[CrossRef]
  32. ISO 2469: Paper, Board and Pulps—Measurement of Diffuse Reflectance Factor (International Organization for Standardization, 1994).

2010 (1)

2008 (2)

S. N. Thennadil, “Relationship between the Kubelka-Munk scattering and radiative transfer coefficients,” J. Opt. Soc. Am. A  25, 1480–1485 (2008).
[CrossRef]

A. Kokhanovsky and I. Hopkinson, “Some analytical approximations to radiative transfer theory and their application for the analysis of reflectance data,” J. Opt. A, Pure Appl. Opt.  10, 1–8 (2008).
[CrossRef]

2007 (2)

2005 (1)

P. Edström, “A fast and stable solution method for the radiative transfer problem,” SIAM Rev.  47, 447–468 (2005).
[CrossRef]

2004 (1)

P. Edström, “Comparison of the DORT2002 radiative transfer solution method and the Kubelka-Munk model,” Nord. Pulp Pap. Res. J.  19, 397–403 (2004).
[CrossRef]

2003 (1)

H. Granberg and P. Edström, “Quantification of the intrinsic error of the Kubelka-Munk model caused by strong light absorption,” J. Pulp Pap. Sci.  29, 386–390 (2003).

1998 (2)

M. Choulli and P. Stefanov, “An inverse boundary value problem for the stationary transport equation,” Osaka J. Math.  36, 87–104 (1998).

W. M. Star, J. P. A. Marijnissen, and M. J. C. van Gemert, “Light dosimetry in optical phantoms and in tissues: I. Multiple flux and transport theory,” Phys. Med. Biol.  33, 437–454 (1998).
[CrossRef]

1997 (2)

M. Rundlöf and J. A. Bristow, “A note concerning the interaction between light scattering and light absorption in the application of the Kubelka-Munk equations,” J. Pulp Pap. Sci.  23, 220–223 (1997).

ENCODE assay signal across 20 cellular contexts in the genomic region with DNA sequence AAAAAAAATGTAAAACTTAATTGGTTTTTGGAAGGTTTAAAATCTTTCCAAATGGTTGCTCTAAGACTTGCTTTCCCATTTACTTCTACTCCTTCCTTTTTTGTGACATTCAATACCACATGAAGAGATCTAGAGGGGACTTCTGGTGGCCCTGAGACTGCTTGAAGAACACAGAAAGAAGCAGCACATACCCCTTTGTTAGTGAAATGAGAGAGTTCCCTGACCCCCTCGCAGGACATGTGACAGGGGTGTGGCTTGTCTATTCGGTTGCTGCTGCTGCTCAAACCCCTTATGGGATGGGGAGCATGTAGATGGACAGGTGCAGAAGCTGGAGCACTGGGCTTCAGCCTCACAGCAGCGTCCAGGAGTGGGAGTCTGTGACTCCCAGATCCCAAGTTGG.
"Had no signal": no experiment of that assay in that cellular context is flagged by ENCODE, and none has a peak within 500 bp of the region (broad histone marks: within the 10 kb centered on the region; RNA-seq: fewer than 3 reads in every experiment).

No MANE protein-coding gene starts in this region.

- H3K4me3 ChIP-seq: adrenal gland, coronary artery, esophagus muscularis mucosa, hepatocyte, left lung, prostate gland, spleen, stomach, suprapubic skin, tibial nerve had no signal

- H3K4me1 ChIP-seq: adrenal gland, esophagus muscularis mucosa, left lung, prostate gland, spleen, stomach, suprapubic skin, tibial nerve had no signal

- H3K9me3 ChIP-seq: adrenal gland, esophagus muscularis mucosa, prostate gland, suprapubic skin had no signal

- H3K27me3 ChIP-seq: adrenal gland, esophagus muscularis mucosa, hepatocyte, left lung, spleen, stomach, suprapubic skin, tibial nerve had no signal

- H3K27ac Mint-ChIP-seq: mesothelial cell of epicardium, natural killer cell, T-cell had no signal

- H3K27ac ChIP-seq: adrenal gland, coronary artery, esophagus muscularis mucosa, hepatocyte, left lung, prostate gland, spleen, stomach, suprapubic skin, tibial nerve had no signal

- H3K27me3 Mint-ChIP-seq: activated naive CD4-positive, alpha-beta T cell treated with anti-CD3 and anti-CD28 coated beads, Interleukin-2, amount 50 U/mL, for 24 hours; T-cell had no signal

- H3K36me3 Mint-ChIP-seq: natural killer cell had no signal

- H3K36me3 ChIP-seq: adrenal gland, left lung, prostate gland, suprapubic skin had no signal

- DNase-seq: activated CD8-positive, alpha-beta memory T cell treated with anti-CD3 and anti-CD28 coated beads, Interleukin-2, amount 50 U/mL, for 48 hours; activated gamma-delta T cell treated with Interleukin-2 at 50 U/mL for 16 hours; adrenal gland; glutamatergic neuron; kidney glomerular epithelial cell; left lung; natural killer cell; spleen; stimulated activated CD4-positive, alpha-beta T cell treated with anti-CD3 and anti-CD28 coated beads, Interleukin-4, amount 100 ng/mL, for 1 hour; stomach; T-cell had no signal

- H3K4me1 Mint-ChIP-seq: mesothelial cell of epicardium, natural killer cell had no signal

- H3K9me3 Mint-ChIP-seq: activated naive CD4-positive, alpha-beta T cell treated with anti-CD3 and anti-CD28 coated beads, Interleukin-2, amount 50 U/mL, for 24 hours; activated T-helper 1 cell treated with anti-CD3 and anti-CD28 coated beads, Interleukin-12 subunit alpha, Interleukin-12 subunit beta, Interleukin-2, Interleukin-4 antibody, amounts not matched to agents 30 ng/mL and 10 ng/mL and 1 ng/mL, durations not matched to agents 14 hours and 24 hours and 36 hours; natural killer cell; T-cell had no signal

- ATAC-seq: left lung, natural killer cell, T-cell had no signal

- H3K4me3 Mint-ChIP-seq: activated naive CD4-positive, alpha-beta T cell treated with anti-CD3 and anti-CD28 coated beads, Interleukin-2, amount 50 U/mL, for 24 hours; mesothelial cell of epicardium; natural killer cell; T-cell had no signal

A. A. Koukoulas and B. D. Jordan, “Effect of strong absorption on the Kubelka-Munk scattering coefficient,” J. Pulp Pap. Sci.  23, 224–232 (1997).

1995 (1)

M. J. Leskelä, “Optical calculations for multilayer papers,” Tappi J.  78, 167–172 (1995).

1994 (1)

ISO 2469: Paper, Board and Pulps—Measurement of Diffuse Reflectance Factor (International Organization for Standardization, 1994).

1987 (1)

1985 (1)

J. H. Nobbs, “Kubelka-Munk theory and the prediction of reflectance,” Rev. Prog. Coloration  15, 66–75 (1985).
[CrossRef]

1983 (1)

S. Moldenius, “Light absorption coefficient spectra of hydrogen peroxide bleached mechanical pulp,” Pap. Puu  65, 747–756 (1983).

1980 (1)

H. C. van de Hulst, Multiple Light Scattering. Tables, Formulas and Applications,  Vol. 2 (Academic, 1980).

1977 (1)

F. E. Nicodemus, J. C. Richmond, J. J. Hsia, I. W. Ginsberg, and T. Lamperis, “Geometrical Considerations and Nomenclature for Reflectance,” (National Bureau of Standards, 1977).

1972 (1)

P. Mudgett and L. W. Richards, “Multiple scattering calculations for technology II,” J. Colloid Interface Sci.  39, 551–567 (1972).
[CrossRef]

1971 (1)

1968 (1)

J. A. van den Akker, “Theory of some of the discrepancies observed in application of the Kubelka-Munk equations to particulate systems,” in Modern Aspects of Reflectance Spectroscopy, W.W.Wendlandt, ed. (Plenum Press, 1968), pp. 27–46.

1967 (1)

K. M. Case and P. F. Zweifel, Linear Transport Theory (Addison-Wesley, 1967).

1966 (2)